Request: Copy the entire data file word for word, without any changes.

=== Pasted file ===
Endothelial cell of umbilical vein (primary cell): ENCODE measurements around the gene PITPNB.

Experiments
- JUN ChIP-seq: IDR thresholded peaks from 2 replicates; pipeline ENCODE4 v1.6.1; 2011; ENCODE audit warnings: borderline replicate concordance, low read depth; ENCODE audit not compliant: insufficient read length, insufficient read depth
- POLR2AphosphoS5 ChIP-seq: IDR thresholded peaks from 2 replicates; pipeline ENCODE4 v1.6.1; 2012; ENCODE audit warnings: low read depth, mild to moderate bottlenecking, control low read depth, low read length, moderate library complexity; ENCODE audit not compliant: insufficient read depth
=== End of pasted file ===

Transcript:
Endothelial cell of umbilical vein (primary cell): ENCODE measurements around the gene PITPNB.

Experiments
- JUN ChIP-seq: IDR thresholded peaks from 2 replicates; pipeline ENCODE4 v1.6.1; 2011; ENCODE audit warnings: borderline replicate concordance, low read depth; ENCODE audit not compliant: insufficient read length, insufficient read depth
- POLR2AphosphoS5 ChIP-seq: IDR thresholded peaks from 2 replicates; pipeline ENCODE4 v1.6.1; 2012; ENCODE audit warnings: low read depth, mild to moderate bottlenecking, control low read depth, low read length, moderate library complexity; ENCODE audit not compliant: insufficient read depth